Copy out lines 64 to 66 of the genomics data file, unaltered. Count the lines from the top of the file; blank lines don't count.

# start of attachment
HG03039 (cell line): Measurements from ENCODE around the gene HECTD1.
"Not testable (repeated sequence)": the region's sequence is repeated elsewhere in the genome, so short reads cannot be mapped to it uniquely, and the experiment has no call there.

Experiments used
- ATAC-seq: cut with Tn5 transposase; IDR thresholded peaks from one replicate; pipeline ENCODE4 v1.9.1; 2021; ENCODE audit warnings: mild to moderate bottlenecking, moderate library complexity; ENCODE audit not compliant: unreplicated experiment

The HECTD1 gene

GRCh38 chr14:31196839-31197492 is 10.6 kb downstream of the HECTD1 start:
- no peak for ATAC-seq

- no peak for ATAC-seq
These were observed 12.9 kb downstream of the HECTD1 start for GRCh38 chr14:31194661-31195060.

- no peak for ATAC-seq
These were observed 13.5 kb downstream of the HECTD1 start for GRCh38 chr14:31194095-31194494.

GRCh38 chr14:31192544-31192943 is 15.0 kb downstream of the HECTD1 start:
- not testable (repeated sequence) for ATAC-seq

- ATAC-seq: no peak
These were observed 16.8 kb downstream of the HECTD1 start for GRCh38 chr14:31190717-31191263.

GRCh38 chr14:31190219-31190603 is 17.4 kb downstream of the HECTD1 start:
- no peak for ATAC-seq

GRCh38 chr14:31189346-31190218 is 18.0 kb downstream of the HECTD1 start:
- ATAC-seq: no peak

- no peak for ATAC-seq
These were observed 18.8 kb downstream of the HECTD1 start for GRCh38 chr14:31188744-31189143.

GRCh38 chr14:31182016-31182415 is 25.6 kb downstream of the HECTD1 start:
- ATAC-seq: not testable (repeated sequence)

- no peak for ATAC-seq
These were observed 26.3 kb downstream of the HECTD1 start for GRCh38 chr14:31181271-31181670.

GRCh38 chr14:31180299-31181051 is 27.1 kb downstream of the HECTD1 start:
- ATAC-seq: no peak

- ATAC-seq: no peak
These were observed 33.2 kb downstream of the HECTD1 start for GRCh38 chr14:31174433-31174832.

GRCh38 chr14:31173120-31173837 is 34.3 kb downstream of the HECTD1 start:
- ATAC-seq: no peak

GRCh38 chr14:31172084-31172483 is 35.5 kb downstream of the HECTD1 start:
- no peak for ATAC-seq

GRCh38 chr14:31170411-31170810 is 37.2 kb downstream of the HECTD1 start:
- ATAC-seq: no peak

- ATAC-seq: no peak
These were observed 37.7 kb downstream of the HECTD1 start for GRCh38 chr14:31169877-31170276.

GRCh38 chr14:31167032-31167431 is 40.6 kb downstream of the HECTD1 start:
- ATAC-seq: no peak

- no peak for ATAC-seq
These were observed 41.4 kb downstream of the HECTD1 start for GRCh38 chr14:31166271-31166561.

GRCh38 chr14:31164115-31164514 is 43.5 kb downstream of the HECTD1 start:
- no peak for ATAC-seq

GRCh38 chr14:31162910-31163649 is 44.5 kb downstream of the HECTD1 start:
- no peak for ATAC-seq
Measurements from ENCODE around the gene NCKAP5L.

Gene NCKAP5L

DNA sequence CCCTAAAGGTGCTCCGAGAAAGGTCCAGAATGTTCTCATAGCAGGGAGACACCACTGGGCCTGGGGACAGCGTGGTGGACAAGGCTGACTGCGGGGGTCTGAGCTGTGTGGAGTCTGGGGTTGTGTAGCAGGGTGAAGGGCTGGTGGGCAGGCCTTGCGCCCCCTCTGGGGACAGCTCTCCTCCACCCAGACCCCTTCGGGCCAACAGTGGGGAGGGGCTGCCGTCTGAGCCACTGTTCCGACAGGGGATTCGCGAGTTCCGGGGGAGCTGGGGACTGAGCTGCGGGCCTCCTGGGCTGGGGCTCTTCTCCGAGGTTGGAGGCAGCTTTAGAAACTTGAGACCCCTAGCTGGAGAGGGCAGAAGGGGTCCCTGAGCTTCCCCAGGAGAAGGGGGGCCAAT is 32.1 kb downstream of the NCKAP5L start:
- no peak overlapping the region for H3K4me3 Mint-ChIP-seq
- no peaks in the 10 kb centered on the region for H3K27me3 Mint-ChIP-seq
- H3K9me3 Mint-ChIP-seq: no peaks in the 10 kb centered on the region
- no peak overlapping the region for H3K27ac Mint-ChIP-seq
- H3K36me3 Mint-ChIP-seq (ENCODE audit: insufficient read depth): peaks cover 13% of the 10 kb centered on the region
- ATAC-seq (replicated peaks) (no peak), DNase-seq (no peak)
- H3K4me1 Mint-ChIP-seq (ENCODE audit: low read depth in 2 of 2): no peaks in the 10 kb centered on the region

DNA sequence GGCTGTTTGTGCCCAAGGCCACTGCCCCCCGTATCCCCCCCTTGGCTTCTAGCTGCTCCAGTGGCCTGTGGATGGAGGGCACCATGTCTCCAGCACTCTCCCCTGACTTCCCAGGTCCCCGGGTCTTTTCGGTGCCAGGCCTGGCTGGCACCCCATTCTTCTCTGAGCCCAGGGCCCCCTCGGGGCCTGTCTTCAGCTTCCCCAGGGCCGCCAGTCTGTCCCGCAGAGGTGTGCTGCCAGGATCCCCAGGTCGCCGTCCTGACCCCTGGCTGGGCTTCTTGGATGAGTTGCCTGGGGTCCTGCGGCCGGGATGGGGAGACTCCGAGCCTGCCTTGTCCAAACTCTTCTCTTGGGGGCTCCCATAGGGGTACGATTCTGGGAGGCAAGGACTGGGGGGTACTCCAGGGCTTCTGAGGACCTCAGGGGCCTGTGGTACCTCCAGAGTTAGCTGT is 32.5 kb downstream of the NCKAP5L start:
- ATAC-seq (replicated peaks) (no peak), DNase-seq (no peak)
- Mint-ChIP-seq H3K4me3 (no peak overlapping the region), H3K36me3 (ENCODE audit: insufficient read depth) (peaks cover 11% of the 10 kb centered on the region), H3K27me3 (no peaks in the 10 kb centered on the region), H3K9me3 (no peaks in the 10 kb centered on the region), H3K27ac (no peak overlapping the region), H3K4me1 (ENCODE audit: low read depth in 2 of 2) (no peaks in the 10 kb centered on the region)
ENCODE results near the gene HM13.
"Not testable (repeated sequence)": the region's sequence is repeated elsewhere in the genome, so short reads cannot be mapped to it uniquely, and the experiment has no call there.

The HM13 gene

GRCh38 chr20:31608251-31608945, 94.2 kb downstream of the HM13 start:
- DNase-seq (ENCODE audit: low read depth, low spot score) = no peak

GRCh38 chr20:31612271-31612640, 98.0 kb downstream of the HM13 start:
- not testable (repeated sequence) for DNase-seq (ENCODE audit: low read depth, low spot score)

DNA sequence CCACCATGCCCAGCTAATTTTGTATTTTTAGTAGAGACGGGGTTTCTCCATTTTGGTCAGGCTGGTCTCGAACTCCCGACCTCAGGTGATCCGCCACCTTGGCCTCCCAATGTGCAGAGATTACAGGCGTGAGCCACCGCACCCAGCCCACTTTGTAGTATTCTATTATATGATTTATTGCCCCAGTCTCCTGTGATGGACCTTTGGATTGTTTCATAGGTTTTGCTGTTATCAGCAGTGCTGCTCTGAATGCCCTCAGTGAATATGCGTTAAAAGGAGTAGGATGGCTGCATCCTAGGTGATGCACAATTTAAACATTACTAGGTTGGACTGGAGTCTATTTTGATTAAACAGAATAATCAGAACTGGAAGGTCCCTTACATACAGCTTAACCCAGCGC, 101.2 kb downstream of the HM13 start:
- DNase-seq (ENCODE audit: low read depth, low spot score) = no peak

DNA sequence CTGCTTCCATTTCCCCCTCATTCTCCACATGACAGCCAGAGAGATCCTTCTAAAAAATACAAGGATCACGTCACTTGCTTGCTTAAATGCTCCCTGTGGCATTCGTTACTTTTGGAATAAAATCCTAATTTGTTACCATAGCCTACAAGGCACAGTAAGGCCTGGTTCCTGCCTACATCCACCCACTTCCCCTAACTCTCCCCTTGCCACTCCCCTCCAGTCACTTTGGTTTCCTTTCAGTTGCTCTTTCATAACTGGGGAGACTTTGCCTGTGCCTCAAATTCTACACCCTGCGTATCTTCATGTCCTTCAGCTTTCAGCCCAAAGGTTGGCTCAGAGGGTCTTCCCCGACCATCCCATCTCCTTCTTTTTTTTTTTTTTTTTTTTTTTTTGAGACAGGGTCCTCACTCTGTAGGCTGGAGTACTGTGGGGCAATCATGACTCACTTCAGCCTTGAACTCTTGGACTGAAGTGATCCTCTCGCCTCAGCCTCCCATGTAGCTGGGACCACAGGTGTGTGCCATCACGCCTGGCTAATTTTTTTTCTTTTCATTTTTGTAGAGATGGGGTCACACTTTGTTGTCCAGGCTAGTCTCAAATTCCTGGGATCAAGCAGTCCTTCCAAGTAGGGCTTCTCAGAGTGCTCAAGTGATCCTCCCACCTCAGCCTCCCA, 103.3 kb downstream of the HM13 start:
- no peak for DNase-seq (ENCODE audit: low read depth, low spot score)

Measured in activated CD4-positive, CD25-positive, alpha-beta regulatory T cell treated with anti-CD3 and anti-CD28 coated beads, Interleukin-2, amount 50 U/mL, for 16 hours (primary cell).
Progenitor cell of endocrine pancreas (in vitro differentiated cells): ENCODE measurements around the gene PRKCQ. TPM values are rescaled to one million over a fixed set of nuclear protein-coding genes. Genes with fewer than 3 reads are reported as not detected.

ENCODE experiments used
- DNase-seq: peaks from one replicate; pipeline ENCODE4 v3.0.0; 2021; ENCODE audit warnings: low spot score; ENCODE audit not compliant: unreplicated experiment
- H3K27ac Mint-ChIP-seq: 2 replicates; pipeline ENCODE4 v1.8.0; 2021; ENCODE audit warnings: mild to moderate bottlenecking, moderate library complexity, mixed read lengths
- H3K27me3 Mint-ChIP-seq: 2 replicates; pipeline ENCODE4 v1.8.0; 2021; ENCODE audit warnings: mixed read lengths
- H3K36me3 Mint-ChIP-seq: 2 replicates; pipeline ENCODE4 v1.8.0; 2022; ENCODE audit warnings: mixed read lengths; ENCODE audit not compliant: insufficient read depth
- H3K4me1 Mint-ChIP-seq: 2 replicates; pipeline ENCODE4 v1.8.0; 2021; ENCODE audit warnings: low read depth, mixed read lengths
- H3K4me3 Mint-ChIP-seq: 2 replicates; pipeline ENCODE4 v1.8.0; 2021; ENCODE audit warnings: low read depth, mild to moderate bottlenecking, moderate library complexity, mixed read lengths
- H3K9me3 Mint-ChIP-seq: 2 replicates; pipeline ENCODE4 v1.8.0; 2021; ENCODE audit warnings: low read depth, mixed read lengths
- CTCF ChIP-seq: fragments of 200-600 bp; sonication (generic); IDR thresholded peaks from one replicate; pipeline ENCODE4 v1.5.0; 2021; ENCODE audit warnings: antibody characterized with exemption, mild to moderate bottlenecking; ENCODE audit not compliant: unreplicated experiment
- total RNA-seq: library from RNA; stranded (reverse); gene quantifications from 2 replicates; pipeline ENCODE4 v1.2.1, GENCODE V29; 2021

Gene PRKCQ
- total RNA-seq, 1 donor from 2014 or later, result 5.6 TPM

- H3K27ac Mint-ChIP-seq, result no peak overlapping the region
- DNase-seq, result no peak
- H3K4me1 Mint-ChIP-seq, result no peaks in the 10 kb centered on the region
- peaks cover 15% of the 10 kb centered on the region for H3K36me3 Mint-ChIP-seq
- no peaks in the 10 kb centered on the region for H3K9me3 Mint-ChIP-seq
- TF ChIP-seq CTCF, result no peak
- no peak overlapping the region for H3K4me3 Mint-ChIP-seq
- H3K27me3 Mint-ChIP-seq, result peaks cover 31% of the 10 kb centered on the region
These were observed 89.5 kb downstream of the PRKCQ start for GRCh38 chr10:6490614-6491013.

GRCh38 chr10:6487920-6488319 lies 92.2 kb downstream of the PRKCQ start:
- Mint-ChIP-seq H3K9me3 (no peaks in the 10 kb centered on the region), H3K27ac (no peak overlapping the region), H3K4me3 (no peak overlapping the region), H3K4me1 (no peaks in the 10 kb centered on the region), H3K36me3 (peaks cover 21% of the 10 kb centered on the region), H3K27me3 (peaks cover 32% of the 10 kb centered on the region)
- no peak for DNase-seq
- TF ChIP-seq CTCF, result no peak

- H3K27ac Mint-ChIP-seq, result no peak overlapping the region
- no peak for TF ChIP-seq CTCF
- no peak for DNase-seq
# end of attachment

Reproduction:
GRCh38 chr20:31612271-31612640, 98.0 kb downstream of the HM13 start:
- not testable (repeated sequence) for DNase-seq (ENCODE audit: low read depth, low spot score)

DNA sequence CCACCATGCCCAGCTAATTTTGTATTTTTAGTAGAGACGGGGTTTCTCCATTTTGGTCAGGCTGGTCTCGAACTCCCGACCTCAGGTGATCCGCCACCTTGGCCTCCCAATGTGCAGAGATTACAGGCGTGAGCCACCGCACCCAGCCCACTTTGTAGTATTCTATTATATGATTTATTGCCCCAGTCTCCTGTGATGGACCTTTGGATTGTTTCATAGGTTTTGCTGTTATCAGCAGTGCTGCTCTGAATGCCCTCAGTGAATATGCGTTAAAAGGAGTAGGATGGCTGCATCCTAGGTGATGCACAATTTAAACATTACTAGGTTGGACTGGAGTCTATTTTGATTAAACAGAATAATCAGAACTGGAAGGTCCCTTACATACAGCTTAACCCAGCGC, 101.2 kb downstream of the HM13 start: